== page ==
Broadly, the Energy Department investment announced today will help drive affordable, efficient solar power in the United States and help industry partners meet the SunShot Initiative’s goal to make solar energy fully cost-competitive with traditional energy sources by the end of the decade. These awards also support the Department’s broader Clean Energy Manufacturing Initiative to increase the efficiency of the U.S. manufacturing sector and ensure that clean energy technologies continue to be made in America. Find additional information on these efforts as well as the Energy Department’s American Energy and Manufacturing Competitiveness Summit in Washington, D.C. this week.


Abengoa Solar

  • Location: Lakewood, CO
  • Amount: $1,943,463
  • Cost Share: $1,943,463
  • Project Summary: Abengoa Solar will demonstrate new manufacturing and assembly technologies for use in concentrating solar power (CSP) parabolic trough systems to achieve cost reduction and also to enable innovative technology to quickly enter the market. This project will focus on highly-automated manufacture of trough components, on-site assembly of the troughs at the solar field and improved quality control using automated inspection.

PPG Industries, Inc.

  • Location: Allison Park, PA
  • Amount: $2,148,729
  • Cost Share: $2,148,733
  • Project Summary: PPG Industries, Inc. will partner with Flextronics International, Inc. to design and pilot a rapid photovoltaic (PV) module assembly process that replaces labor-intensive steps with automation. This approach is expected to increase the rate of module production by a factor of four, cut capital costs in half, and reduce barriers delaying the implementation of next-generation PV technologies that increase module efficiency and reduce costs.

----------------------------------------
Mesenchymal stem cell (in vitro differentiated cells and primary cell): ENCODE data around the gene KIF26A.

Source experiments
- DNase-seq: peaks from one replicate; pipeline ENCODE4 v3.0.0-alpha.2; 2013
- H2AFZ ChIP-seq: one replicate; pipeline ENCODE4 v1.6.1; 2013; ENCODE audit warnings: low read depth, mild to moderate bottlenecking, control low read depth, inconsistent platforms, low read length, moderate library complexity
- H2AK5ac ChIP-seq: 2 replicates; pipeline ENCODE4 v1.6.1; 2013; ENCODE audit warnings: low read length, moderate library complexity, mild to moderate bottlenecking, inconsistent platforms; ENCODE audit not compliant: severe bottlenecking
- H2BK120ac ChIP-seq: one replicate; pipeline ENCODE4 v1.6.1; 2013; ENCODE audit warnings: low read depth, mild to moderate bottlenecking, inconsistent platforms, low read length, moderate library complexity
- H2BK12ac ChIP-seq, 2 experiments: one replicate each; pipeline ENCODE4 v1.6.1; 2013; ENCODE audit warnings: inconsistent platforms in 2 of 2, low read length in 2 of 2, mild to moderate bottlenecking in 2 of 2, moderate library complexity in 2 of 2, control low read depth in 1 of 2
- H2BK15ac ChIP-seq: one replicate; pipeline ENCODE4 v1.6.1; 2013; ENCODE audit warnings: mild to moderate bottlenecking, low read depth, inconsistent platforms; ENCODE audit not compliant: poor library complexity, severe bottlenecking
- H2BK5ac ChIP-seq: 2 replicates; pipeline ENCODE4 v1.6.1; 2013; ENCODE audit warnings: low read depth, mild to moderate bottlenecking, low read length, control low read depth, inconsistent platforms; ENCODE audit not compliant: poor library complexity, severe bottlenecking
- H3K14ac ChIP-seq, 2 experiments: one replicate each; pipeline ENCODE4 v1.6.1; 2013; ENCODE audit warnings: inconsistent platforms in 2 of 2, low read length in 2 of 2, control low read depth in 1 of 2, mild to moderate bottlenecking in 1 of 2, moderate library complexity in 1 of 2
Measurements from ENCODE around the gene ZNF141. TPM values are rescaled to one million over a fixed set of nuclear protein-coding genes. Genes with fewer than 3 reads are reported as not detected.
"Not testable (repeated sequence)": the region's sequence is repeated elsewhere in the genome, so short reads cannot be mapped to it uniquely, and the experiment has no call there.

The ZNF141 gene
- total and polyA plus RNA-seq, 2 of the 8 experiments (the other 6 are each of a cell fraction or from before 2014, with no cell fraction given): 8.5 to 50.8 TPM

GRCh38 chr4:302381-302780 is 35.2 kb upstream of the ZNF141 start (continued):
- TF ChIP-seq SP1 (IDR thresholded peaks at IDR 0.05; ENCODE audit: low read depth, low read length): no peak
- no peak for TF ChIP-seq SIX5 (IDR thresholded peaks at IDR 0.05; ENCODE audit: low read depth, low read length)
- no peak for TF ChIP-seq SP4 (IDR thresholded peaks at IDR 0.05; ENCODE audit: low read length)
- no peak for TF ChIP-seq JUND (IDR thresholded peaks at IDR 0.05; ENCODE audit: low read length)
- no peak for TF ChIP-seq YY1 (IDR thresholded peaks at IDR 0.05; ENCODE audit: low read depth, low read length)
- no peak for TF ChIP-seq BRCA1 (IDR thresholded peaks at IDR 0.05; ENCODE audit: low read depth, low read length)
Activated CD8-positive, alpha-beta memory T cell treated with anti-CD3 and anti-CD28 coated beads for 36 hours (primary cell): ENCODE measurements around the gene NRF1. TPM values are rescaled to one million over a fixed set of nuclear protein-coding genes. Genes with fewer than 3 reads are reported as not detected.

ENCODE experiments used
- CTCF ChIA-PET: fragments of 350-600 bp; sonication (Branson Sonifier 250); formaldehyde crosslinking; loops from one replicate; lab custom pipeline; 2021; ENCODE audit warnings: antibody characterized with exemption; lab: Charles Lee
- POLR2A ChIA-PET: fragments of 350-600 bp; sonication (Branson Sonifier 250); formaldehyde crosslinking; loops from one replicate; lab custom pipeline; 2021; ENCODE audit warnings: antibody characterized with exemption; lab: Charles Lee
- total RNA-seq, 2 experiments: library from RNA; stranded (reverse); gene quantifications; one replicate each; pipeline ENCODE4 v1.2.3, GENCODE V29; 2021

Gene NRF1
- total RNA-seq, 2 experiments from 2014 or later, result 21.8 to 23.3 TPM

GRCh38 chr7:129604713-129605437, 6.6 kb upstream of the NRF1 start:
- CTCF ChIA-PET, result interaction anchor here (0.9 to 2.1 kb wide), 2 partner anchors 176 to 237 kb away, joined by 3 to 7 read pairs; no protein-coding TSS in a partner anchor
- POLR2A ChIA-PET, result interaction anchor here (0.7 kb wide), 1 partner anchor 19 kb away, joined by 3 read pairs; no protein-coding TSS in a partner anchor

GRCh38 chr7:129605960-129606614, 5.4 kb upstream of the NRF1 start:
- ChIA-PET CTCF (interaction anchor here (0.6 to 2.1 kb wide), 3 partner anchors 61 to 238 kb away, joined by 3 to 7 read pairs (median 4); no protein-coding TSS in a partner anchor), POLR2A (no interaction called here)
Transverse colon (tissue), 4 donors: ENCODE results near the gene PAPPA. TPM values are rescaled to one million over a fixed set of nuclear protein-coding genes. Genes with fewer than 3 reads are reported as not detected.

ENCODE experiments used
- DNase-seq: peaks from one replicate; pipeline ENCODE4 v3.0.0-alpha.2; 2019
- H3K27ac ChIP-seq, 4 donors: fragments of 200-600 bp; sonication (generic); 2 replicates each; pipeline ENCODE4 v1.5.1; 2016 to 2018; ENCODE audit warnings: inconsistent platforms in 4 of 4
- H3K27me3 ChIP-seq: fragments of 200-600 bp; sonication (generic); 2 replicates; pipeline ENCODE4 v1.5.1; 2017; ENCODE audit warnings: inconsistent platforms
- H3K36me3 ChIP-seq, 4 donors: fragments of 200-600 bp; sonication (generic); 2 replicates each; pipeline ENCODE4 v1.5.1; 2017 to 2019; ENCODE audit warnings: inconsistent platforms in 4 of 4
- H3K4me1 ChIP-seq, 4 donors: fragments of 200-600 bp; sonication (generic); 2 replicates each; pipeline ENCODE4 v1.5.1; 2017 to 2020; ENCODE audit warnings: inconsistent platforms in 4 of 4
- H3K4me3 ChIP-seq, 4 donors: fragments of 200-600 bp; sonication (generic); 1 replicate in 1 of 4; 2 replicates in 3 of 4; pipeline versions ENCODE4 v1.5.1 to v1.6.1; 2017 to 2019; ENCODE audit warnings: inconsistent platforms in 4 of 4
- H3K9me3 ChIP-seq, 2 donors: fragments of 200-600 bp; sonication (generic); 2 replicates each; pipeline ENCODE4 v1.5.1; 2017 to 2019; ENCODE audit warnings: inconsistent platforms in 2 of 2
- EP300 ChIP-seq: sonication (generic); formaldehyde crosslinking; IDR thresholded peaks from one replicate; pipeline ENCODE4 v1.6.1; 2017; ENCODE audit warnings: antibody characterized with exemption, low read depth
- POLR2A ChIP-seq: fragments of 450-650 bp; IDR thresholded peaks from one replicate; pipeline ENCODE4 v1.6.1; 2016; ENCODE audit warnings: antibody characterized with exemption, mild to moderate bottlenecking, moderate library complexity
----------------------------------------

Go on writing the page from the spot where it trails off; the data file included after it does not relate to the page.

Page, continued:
Solaria Corporation

  • Location: Fremont, CA
  • Amount: $2,007,474
  • Cost Share: $3,011,211
  • Project Summary: Solaria will cut costs for its low-concentration silicon PV module by automating manufacturing process steps. This removes a primary barrier to enabling Solaria’s high-volume PV module manufacturing in the United States.

SolarWorld Industries America, Inc.

  • Location: Hillsboro, OR
  • Amount: $2,438,126
  • Cost Share: $2,461,316
  • Project Summary: SolarWorld will incorporate an advanced light management system into their PV modules that will achieve substantial efficiency improvements at little additional cost. The light management system reduces optical losses and represents a large, unrealized opportunity for module efficiency improvements. The proposed SolarWorld approach cost-effectively utilizes low-cost components implemented using highly automated robotic systems.

Suniva, Inc.

  • Location: Norcross, GA
  • Amount: 4,499,678
  • Cost Share: $4,918,986
  • Project Summary: Suniva Inc., in partnership with Georgia Institute of Technology, will deploy a low-cost highly efficient silicon PV cell technology that will reach the marketplace within three years and which meets the SunShot 2020 target of ? $0.50/W module cost. This effort will overcome cost and efficiency barriers through advances in PV science and technology innovation involving new process tools, resulting in pilot production of 21.5% efficient cells.